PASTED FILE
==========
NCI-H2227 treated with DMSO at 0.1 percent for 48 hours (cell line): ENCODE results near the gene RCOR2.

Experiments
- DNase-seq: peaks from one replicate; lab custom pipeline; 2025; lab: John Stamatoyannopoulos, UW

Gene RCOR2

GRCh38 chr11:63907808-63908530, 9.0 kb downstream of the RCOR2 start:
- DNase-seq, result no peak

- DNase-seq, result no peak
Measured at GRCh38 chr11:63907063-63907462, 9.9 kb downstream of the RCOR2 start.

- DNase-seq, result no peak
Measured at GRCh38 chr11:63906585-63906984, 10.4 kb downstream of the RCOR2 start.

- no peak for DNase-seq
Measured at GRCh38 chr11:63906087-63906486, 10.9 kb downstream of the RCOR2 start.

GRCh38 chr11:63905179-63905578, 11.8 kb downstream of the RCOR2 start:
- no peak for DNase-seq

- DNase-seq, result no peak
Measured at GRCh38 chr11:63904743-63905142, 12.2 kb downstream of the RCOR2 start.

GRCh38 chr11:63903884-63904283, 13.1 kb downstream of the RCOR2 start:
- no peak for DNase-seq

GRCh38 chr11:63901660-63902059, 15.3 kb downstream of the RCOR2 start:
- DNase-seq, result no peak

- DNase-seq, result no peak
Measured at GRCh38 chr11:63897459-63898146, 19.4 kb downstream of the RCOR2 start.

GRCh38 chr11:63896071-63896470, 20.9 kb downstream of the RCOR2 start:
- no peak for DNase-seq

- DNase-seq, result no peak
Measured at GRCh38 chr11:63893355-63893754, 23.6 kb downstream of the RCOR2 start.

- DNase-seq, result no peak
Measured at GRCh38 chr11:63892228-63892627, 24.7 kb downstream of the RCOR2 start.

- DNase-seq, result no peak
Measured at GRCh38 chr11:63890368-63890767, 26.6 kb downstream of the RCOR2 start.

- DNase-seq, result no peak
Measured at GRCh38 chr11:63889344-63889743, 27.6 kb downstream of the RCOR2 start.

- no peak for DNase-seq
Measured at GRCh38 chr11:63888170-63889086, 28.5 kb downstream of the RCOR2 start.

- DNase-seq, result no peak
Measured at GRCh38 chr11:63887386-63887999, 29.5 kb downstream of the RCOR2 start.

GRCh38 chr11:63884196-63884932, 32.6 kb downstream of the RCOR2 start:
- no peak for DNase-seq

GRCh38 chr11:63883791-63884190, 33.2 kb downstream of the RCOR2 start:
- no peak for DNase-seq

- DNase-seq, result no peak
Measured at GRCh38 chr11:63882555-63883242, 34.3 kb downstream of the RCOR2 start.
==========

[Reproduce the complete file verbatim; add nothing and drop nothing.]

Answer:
NCI-H2227 treated with DMSO at 0.1 percent for 48 hours (cell line): ENCODE results near the gene RCOR2.

Experiments
- DNase-seq: peaks from one replicate; lab custom pipeline; 2025; lab: John Stamatoyannopoulos, UW

Gene RCOR2

GRCh38 chr11:63907808-63908530, 9.0 kb downstream of the RCOR2 start:
- DNase-seq, result no peak

- DNase-seq, result no peak
Measured at GRCh38 chr11:63907063-63907462, 9.9 kb downstream of the RCOR2 start.

- DNase-seq, result no peak
Measured at GRCh38 chr11:63906585-63906984, 10.4 kb downstream of the RCOR2 start.

- no peak for DNase-seq
Measured at GRCh38 chr11:63906087-63906486, 10.9 kb downstream of the RCOR2 start.

GRCh38 chr11:63905179-63905578, 11.8 kb downstream of the RCOR2 start:
- no peak for DNase-seq

- DNase-seq, result no peak
Measured at GRCh38 chr11:63904743-63905142, 12.2 kb downstream of the RCOR2 start.

GRCh38 chr11:63903884-63904283, 13.1 kb downstream of the RCOR2 start:
- no peak for DNase-seq

GRCh38 chr11:63901660-63902059, 15.3 kb downstream of the RCOR2 start:
- DNase-seq, result no peak

- DNase-seq, result no peak
Measured at GRCh38 chr11:63897459-63898146, 19.4 kb downstream of the RCOR2 start.

GRCh38 chr11:63896071-63896470, 20.9 kb downstream of the RCOR2 start:
- no peak for DNase-seq

- DNase-seq, result no peak
Measured at GRCh38 chr11:63893355-63893754, 23.6 kb downstream of the RCOR2 start.

- DNase-seq, result no peak
Measured at GRCh38 chr11:63892228-63892627, 24.7 kb downstream of the RCOR2 start.

- DNase-seq, result no peak
Measured at GRCh38 chr11:63890368-63890767, 26.6 kb downstream of the RCOR2 start.

- DNase-seq, result no peak
Measured at GRCh38 chr11:63889344-63889743, 27.6 kb downstream of the RCOR2 start.

- no peak for DNase-seq
Measured at GRCh38 chr11:63888170-63889086, 28.5 kb downstream of the RCOR2 start.

- DNase-seq, result no peak
Measured at GRCh38 chr11:63887386-63887999, 29.5 kb downstream of the RCOR2 start.

GRCh38 chr11:63884196-63884932, 32.6 kb downstream of the RCOR2 start:
- no peak for DNase-seq

GRCh38 chr11:63883791-63884190, 33.2 kb downstream of the RCOR2 start:
- no peak for DNase-seq

- DNase-seq, result no peak
Measured at GRCh38 chr11:63882555-63883242, 34.3 kb downstream of the RCOR2 start.